Is Your Existence Meaningless?

In today’s (2/9/15) Garfield cartoon*, I couldn’t help but think to myself … this is probably garfield-the-catwhat many Christians think about atheists … that they are “stumbling aimlessly through a meaningless existence.”

Speaking for myself as a non-believer, I can assure you my life is FULL of meaning. I have direction, I have goals, I have dreams … and more than this, I have peace in knowing my life is my own. I answer to no supernatural Big Guy in the Sky. I’m not worried about some unseen malevolent creature tempting me to “sin.” And most of all, I have no fear of a “hellish” afterlife.

I would daresay most non-believers/atheists feel similarly. But just for fun, I decided to conduct a quick study.

If you are an atheist/non-believer, how would you describe your existence?

*If you are reading this on another date, you will need to click “Comics” and type in the date. I tried to get permission to post the relevant strip, but didn’t get a response. 😦


27 thoughts on “Is Your Existence Meaningless?

  1. I think the meaning discussion can be confusing because everyone has different definitions for meaning.

    Some think “meaning in life” is something which is objectively defined by something that is outside of the minds of humans. Given that definition then I think my life is meaningless, but to me that is a silly definition.

    A good definition I’ve seen for “meaning in life” is whether someone has reasons to continue living their life. If that is the case then my life is filled to the brim with meaning.

    Liked by 2 people

  2. Life had no meaning – we just are for a brief time, and we’re gone. The only meaning life has is that which we bring to it, and that which we leave behind us, as a legacy for those we’ve left. It’s only those who are looking for more than that, that get caught up in religious traps.

    But there HAS to be more than this!” – Why?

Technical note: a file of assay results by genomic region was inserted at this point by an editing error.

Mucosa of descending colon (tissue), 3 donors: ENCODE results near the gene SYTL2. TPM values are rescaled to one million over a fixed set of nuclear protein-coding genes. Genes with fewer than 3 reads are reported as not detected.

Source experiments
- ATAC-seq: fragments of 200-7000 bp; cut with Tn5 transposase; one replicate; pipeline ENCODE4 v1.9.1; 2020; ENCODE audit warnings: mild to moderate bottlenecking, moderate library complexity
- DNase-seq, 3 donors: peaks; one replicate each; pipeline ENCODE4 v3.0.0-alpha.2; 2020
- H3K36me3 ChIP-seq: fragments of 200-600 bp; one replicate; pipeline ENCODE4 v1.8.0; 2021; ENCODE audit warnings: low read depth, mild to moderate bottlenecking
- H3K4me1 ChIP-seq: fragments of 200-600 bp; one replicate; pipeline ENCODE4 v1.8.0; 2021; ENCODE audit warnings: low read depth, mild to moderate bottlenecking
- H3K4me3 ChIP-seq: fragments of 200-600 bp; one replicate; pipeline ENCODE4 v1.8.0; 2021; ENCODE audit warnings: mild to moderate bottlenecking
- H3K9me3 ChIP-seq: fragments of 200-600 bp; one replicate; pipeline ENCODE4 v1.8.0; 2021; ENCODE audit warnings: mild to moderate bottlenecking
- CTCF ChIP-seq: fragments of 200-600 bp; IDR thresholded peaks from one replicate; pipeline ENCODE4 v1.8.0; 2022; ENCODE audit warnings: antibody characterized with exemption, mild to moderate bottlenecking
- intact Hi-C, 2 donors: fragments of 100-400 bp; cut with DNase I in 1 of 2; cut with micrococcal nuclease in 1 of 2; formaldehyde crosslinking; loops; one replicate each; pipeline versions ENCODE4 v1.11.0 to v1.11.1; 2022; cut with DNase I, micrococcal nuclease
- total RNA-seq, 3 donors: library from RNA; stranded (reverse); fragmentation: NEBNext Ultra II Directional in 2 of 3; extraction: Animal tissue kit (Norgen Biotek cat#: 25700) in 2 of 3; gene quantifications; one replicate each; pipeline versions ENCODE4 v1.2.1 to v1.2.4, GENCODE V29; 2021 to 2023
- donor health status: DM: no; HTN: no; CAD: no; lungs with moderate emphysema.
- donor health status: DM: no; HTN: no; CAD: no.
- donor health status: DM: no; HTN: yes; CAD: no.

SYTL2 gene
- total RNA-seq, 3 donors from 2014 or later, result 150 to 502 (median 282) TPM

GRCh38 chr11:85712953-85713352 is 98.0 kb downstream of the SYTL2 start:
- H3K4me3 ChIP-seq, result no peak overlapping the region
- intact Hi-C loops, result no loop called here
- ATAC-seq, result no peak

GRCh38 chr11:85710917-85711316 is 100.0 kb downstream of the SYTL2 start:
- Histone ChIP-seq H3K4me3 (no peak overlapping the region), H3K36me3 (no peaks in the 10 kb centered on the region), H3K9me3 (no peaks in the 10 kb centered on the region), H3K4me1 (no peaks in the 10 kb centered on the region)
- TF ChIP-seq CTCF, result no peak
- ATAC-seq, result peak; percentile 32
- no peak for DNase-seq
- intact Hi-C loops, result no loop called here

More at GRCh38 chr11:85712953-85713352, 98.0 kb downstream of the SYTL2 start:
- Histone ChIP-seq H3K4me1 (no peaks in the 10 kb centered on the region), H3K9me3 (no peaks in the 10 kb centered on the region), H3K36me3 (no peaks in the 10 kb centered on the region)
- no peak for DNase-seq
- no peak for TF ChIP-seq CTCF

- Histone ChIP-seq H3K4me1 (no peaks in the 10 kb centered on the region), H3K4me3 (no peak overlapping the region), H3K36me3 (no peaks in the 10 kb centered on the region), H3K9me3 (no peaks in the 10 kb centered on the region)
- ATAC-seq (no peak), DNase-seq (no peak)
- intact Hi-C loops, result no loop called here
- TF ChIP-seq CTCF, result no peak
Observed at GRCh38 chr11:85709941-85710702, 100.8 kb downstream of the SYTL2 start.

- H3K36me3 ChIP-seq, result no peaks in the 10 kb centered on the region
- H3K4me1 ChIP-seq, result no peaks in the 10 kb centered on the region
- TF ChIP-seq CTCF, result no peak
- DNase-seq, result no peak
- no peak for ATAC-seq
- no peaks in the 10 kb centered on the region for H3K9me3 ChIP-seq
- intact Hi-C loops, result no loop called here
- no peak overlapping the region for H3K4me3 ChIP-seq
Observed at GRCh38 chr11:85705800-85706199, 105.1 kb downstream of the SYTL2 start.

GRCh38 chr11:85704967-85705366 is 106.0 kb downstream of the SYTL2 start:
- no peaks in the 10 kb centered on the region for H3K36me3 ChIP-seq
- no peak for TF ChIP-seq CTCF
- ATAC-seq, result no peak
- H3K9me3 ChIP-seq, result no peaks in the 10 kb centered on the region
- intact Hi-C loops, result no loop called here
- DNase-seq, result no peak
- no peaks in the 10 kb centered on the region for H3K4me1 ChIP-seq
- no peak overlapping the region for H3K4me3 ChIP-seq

Liked by 2 people

  3. Howie, technically, I suppose the discussion could be confusing. But I wasn’t asking for anyone to define “meaning in life.” I was asking how they would define their existence — in contrast to what Garfield said to Jon.

    It’s a pretty common belief among Christians that atheists are “stumbling aimlessly through a meaningless existence” … for the simple reason they don’t have “God” and Jesus in their lives.

    I was hoping my atheist friends would counter this belief through their comments by offering reasons why they are NOT “stumbling aimlessly ….” For example, Arch commented on another blog how much his granddaughter means to him. THIS is just one of the things that obviously makes his existence meaningful.


    • Yeah, that was my last paragraph. I’ve got so much in life that gives me reason to live. I can list specifics. Is that what you’re going for? Does posting here require a specific response?


  4. ….. I have peace in knowing my life is my own. I answer to no supernatural Big Guy in the Sky……
    You formulate my thoughts, Nan! When my mother, a believer but not a church-
    goer, indicated that she wanted to end her life, of course everybody tried to prevent her of making that mistake. Although a widow, she was healthy, she had (grand)children, good friends, relatives, neighbors. My mom listened patiently to the protests, and her answer was: “You are soo right, but it is I who doesn’t want to live any more. May I?”. She died at 2 o’clock in the morning of her 93rd birthday.
    I agree with the doctor’s explanation that nobody can give meaning to somebody else’s life. I cannot see how anyone else than myself can give meaning to my life. Your post makes me want to hear Richard Dreyfuss again, questioning the medical staff of the hospital “Whose Life Is It Anyway?” – I suppose you have seen that movie. Greetings.-

    Liked by 1 person

  5. Sorry, Arch. 😦 I completely overlooked the gender when I read your comment on the other blog.

    I’m thinking now that I should have just offered my own thoughts on Garfield’s comment rather than open it up for discussion. But I saw so much meaning in it, I couldn’t help but think others would too.

    I remember so well that when I was a Christian, I had no life other than those things that were related to my belief. Church on Sunday and Wednesday for sure, other days when there were “Fellowship” meetings. Bible reading everyday (or at least twice a week during services … HA!). Prayer … unceasingly, of course. Witnessing? Oh, you betcha! Gotta’ reach out to those sinners!